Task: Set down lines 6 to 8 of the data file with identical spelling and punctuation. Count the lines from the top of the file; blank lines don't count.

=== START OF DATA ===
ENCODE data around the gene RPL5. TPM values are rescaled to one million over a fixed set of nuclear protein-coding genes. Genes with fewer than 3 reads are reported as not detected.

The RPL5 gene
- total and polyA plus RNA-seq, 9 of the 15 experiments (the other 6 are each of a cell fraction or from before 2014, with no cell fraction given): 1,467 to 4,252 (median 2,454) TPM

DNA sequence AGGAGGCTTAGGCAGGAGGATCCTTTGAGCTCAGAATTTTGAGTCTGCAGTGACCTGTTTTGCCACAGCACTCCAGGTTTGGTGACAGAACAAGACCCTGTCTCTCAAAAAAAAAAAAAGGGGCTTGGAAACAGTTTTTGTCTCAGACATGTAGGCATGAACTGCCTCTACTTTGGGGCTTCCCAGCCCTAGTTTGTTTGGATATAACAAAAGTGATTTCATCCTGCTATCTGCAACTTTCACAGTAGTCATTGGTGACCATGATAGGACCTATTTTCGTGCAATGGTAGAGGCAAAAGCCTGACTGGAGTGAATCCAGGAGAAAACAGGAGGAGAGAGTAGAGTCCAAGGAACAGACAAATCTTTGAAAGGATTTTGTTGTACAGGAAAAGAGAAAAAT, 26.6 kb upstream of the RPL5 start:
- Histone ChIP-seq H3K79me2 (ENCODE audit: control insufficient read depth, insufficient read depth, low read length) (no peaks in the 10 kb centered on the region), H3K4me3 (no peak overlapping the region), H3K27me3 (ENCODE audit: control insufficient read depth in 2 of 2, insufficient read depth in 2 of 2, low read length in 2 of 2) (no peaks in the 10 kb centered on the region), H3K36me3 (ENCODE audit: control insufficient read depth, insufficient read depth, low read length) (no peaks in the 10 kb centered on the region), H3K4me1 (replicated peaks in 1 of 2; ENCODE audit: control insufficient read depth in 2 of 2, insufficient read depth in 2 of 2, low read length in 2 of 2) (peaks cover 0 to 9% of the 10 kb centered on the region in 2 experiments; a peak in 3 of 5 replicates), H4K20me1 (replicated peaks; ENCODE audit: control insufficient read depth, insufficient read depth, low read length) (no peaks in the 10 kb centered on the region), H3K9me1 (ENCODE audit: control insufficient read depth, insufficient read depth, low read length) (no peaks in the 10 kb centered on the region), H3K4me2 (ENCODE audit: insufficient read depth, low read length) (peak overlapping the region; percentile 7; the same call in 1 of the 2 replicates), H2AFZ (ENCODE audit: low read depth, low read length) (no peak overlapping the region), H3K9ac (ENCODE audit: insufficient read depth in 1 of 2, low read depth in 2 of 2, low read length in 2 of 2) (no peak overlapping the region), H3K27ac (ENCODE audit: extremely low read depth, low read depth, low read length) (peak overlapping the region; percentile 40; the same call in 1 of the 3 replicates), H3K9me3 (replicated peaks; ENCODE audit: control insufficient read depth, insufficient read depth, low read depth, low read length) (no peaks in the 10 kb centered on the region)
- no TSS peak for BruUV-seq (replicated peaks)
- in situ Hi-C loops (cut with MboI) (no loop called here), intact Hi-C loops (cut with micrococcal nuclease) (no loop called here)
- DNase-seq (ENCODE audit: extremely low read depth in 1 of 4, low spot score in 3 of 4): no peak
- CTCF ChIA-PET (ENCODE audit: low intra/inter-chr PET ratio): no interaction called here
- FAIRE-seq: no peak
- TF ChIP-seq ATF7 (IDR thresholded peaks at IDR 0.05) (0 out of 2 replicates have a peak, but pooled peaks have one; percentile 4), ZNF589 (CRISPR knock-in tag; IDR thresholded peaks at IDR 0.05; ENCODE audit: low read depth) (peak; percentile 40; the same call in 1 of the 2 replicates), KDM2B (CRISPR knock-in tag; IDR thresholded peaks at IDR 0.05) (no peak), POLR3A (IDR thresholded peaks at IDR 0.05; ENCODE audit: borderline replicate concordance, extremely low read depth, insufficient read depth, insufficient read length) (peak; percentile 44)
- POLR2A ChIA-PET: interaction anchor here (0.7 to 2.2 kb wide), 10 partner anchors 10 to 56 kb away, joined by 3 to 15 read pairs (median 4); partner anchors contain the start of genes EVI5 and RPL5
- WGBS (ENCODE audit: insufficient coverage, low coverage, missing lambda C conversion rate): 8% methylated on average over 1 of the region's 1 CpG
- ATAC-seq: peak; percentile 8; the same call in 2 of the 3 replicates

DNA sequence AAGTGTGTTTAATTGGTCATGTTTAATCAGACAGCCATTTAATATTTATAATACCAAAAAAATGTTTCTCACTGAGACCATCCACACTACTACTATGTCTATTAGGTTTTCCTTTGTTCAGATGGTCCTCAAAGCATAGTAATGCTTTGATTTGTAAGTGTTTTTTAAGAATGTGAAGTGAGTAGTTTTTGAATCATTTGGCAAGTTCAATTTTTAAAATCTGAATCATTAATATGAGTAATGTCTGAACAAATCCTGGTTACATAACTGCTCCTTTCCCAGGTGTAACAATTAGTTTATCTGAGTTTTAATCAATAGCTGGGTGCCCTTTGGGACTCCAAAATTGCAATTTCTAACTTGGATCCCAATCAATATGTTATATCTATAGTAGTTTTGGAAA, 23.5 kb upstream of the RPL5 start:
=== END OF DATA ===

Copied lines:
- no TSS peak for BruUV-seq (replicated peaks)
- in situ Hi-C loops (cut with MboI) (no loop called here), intact Hi-C loops (cut with micrococcal nuclease) (no loop called here)
- DNase-seq (ENCODE audit: extremely low read depth in 1 of 4, low spot score in 3 of 4): no peak